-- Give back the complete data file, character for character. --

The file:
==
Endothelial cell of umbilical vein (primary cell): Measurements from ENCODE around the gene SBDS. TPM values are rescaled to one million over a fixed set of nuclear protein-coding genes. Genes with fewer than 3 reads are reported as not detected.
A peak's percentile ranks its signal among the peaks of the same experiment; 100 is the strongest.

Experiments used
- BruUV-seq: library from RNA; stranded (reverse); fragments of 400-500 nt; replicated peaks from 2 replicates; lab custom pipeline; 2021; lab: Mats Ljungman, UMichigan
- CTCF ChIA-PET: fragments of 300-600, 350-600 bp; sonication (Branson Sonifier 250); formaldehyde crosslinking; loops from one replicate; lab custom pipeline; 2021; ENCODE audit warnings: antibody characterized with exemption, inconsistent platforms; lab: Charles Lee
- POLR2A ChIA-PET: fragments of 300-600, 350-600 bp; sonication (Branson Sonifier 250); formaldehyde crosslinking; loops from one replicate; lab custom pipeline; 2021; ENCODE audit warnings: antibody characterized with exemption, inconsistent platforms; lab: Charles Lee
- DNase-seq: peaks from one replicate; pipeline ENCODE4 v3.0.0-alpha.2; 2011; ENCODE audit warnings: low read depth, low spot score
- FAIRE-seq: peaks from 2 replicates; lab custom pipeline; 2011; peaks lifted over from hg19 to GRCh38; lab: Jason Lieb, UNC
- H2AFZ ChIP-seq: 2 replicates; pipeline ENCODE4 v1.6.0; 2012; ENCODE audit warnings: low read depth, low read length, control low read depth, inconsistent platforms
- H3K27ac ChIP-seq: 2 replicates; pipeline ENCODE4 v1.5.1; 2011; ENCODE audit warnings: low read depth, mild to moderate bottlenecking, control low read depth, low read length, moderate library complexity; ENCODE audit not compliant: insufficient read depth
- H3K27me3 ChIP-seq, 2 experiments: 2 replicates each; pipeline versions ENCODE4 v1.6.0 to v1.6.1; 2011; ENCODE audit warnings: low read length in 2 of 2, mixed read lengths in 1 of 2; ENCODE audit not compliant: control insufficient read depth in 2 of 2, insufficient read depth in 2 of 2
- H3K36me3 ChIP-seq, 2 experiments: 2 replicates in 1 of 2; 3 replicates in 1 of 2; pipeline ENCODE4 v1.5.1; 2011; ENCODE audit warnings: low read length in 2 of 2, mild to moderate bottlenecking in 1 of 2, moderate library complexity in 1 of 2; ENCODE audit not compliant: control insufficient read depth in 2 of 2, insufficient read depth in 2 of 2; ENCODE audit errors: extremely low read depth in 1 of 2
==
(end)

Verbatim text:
Endothelial cell of umbilical vein (primary cell): Measurements from ENCODE around the gene SBDS. TPM values are rescaled to one million over a fixed set of nuclear protein-coding genes. Genes with fewer than 3 reads are reported as not detected.
A peak's percentile ranks its signal among the peaks of the same experiment; 100 is the strongest.

Experiments used
- BruUV-seq: library from RNA; stranded (reverse); fragments of 400-500 nt; replicated peaks from 2 replicates; lab custom pipeline; 2021; lab: Mats Ljungman, UMichigan
- CTCF ChIA-PET: fragments of 300-600, 350-600 bp; sonication (Branson Sonifier 250); formaldehyde crosslinking; loops from one replicate; lab custom pipeline; 2021; ENCODE audit warnings: antibody characterized with exemption, inconsistent platforms; lab: Charles Lee
- POLR2A ChIA-PET: fragments of 300-600, 350-600 bp; sonication (Branson Sonifier 250); formaldehyde crosslinking; loops from one replicate; lab custom pipeline; 2021; ENCODE audit warnings: antibody characterized with exemption, inconsistent platforms; lab: Charles Lee
- DNase-seq: peaks from one replicate; pipeline ENCODE4 v3.0.0-alpha.2; 2011; ENCODE audit warnings: low read depth, low spot score
- FAIRE-seq: peaks from 2 replicates; lab custom pipeline; 2011; peaks lifted over from hg19 to GRCh38; lab: Jason Lieb, UNC
- H2AFZ ChIP-seq: 2 replicates; pipeline ENCODE4 v1.6.0; 2012; ENCODE audit warnings: low read depth, low read length, control low read depth, inconsistent platforms
- H3K27ac ChIP-seq: 2 replicates; pipeline ENCODE4 v1.5.1; 2011; ENCODE audit warnings: low read depth, mild to moderate bottlenecking, control low read depth, low read length, moderate library complexity; ENCODE audit not compliant: insufficient read depth
- H3K27me3 ChIP-seq, 2 experiments: 2 replicates each; pipeline versions ENCODE4 v1.6.0 to v1.6.1; 2011; ENCODE audit warnings: low read length in 2 of 2, mixed read lengths in 1 of 2; ENCODE audit not compliant: control insufficient read depth in 2 of 2, insufficient read depth in 2 of 2
- H3K36me3 ChIP-seq, 2 experiments: 2 replicates in 1 of 2; 3 replicates in 1 of 2; pipeline ENCODE4 v1.5.1; 2011; ENCODE audit warnings: low read length in 2 of 2, mild to moderate bottlenecking in 1 of 2, moderate library complexity in 1 of 2; ENCODE audit not compliant: control insufficient read depth in 2 of 2, insufficient read depth in 2 of 2; ENCODE audit errors: extremely low read depth in 1 of 2